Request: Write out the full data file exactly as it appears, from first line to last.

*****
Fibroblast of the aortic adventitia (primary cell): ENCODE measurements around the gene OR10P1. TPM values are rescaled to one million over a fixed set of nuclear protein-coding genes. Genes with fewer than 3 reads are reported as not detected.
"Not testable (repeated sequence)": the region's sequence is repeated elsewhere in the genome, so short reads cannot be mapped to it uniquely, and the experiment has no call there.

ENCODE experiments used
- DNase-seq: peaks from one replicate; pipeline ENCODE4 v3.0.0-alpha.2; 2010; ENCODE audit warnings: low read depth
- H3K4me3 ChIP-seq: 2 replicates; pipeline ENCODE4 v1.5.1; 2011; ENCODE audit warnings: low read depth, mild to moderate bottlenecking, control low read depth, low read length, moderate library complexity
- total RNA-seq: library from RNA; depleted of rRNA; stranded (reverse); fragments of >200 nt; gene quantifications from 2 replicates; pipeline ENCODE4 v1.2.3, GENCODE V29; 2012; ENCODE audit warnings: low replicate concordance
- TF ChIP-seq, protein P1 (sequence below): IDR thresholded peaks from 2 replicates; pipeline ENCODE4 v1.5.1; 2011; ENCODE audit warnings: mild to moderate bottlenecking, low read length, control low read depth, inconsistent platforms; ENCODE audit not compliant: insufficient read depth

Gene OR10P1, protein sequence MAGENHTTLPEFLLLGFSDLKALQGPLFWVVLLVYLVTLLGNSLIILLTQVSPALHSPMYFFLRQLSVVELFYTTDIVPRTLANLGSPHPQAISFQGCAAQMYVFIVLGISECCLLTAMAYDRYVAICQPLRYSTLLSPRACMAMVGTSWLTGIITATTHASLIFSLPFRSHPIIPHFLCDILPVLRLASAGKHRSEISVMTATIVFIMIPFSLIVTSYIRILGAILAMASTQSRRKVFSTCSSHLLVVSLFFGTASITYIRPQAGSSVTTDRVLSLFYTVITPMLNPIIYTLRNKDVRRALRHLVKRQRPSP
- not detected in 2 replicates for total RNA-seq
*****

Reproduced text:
Fibroblast of the aortic adventitia (primary cell): ENCODE measurements around the gene OR10P1. TPM values are rescaled to one million over a fixed set of nuclear protein-coding genes. Genes with fewer than 3 reads are reported as not detected.
"Not testable (repeated sequence)": the region's sequence is repeated elsewhere in the genome, so short reads cannot be mapped to it uniquely, and the experiment has no call there.

ENCODE experiments used
- DNase-seq: peaks from one replicate; pipeline ENCODE4 v3.0.0-alpha.2; 2010; ENCODE audit warnings: low read depth
- H3K4me3 ChIP-seq: 2 replicates; pipeline ENCODE4 v1.5.1; 2011; ENCODE audit warnings: low read depth, mild to moderate bottlenecking, control low read depth, low read length, moderate library complexity
- total RNA-seq: library from RNA; depleted of rRNA; stranded (reverse); fragments of >200 nt; gene quantifications from 2 replicates; pipeline ENCODE4 v1.2.3, GENCODE V29; 2012; ENCODE audit warnings: low replicate concordance
- TF ChIP-seq, protein P1 (sequence below): IDR thresholded peaks from 2 replicates; pipeline ENCODE4 v1.5.1; 2011; ENCODE audit warnings: mild to moderate bottlenecking, low read length, control low read depth, inconsistent platforms; ENCODE audit not compliant: insufficient read depth

Gene OR10P1, protein sequence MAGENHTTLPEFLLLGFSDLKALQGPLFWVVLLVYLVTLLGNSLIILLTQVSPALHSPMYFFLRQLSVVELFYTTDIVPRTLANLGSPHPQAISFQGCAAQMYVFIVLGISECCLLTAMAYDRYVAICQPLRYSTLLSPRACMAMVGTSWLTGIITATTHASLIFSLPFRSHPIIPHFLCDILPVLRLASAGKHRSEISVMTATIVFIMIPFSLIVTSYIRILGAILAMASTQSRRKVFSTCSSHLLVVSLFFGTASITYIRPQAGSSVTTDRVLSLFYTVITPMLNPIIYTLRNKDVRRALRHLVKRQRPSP
- not detected in 2 replicates for total RNA-seq